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IoT has enormous applications. Every person in supply chain hungers for more data, especially real-time data, and IoT promises to satisfy that hunger. But, it’s difficult to see all the business cases that IoT can solve. We also need to be prepared to handle the unforeseen consequences of having tons of data.
While we may not see all the ways to use IoT data, once it’s available our colleagues will come up with new and clever ways to use it. We have to be prepared to encourage new ideas and ways to apply all this data. Our normal discipline of approving projects that have a proper return on investment still applies; however, the innovation stage of projects can now be much broader and non-intuitive, allowing non-linear conclusions.
Having more data is a huge advantage. It can make an organization more competitive. We should encourage our users and colleagues to test ideas and hypotheses using these data sets. This can range from getting engineers to apply sensor data for better product design, to insights in cutting costs via processes, to the knowledge of how the products are actually being used by customers.
One complication is the legality of collecting all the data. Collecting data on machine performance itself is unlikely to cause problems. However, if it is used to track people’s performance, or, more precisely correlated to performance, then we need to address opt-in/ opt-out questions and make sure sensor data is properly matched to people. This gets murkier if we are going to start tracking actual data about people– think health data such as heart rate or breathing rate, or even where someone’s eyes are on a screen. In supply chain operations, some of that data can be used to improve safety, which is overwhelmingly important. Yes, some of this problem is covered under the USA’s HIPAA policies, but not everything.
In supply chain operations, some of that data can be used to improve safety, which is overwhelmingly important
We need to be very mindful about privacy issues, and recognize that we in IT will be responsible for governing ourselves, and have an obligation to protect our people and processes.
Just as important as the privacy issue is the issue of data ownership. If a company makes a machine with lots of sensors and those sensors are reporting to both the manufacturer and the user/owner of the equipment, then who owns the data? Can the owner forbid the manufacturer from collecting the data, or the reverse? If one of them uses the data for better profit, is that party obligated to pay the other party a royalty? In the logistics space, the most obvious example is the data coming from a truck. Can the truck owner forbid the collection of the data, even if the manufacturer is anonymizing it? Equally, does the manufacturer have the right to charge the owner for the performance data on the truck? This question is way beyond the old questions of data security or storage.It gets right to the fundamental question of ownership. We, as IT leaders, should be leading the discussions about legality, privacy and ownership.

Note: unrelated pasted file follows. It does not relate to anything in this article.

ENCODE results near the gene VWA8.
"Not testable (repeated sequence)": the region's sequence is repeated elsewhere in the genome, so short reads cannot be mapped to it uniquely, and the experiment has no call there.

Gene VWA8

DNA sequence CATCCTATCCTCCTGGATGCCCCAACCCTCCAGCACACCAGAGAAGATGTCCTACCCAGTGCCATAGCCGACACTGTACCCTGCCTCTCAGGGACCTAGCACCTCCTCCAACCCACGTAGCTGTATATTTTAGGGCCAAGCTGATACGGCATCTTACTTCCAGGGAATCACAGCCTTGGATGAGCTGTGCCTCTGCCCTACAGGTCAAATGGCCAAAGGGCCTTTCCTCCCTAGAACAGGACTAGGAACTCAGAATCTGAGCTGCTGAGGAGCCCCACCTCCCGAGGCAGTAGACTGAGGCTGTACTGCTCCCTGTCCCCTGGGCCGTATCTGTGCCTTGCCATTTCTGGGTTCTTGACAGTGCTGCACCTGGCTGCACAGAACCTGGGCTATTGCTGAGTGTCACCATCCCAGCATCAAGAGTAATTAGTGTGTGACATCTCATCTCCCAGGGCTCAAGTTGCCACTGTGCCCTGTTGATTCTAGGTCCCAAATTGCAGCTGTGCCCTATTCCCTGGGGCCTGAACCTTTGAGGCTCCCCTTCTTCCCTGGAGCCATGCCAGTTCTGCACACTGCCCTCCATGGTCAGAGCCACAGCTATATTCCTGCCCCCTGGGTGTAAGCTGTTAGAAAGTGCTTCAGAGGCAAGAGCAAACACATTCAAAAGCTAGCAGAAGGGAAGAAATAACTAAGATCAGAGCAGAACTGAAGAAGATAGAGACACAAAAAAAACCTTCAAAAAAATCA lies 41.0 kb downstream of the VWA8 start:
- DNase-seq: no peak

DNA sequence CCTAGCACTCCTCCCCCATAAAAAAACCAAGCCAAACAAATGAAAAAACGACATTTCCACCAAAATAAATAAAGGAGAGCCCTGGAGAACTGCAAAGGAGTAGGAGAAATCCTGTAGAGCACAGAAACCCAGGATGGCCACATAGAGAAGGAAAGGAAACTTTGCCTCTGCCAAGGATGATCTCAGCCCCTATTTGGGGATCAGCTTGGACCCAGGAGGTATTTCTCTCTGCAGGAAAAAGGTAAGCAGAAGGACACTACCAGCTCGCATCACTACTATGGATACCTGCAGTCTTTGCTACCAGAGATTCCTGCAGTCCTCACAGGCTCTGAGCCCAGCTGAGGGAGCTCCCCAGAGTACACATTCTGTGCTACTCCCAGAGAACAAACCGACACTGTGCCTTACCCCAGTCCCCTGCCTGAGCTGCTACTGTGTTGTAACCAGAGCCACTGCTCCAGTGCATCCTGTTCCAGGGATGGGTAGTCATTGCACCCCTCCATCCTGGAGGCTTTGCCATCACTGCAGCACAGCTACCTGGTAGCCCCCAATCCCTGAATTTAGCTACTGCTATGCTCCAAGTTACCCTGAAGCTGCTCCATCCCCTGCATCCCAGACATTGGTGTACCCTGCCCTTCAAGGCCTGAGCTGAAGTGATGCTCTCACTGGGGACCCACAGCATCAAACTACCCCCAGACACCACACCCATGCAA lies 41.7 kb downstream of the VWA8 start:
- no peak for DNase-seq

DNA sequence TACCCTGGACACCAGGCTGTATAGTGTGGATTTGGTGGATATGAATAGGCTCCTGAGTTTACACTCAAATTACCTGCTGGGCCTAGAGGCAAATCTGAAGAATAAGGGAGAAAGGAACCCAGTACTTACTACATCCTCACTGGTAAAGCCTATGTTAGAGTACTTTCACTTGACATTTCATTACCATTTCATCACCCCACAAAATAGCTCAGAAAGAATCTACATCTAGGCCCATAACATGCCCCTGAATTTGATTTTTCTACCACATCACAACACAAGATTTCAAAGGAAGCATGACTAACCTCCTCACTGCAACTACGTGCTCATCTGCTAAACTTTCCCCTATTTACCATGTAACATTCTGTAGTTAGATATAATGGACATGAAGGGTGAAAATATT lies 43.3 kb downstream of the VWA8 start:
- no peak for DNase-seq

We also need to look at our skill sets in-house or with our vendors. Many of us have outsourced our desktop support and related activities. Now we’ll need more general hardware talent and networking talent to install and manage all the sensors we want. These hardware specialists are going to be crucial to logistics operations – our mechanics will need to have IT skills. Even more, interestingly, this group also will need to work very closely with the data warehouse and data scientists – a brand new pairing of talent. The project startups for the early projects are likely to create interesting team dynamics that good leaders will need to watch carefully.
Long range, we need to consider the reliance our people have on data to make decisions. For leaders, making good decisions with incomplete data is a skill and hard to develop. Future leaders, at the supervisor level in both warehouse and plant, will have all the data they need and more. Given this level of automation, what tools will we need to develop leaders? IoT might make it more difficult to select and guide our future leaders because junior leaders will have fewer chances to make decisions. Will all this data make our leaders lazy? Also, all this data removes the need for many current leaders, shrinking our management pipeline.
IoT is inevitable and exciting for most of us, especially in the supply chain space. The ability to manage real-time is something we’ve thought about for our entire careers. All this data gives us chances to experiment cheaply, manage with less uncertainty, and increase our productivity dramatically. These dramatic increases in productivity will come from unexpected directions because we have allowed and encouraged people to go where the data takes them, however unexpected that may be. The question is, are we ready?
Founded in 1960, DSC Logistics offers critical business strategy based on collaborative partnerships, innovative thinking, and high-performance operations.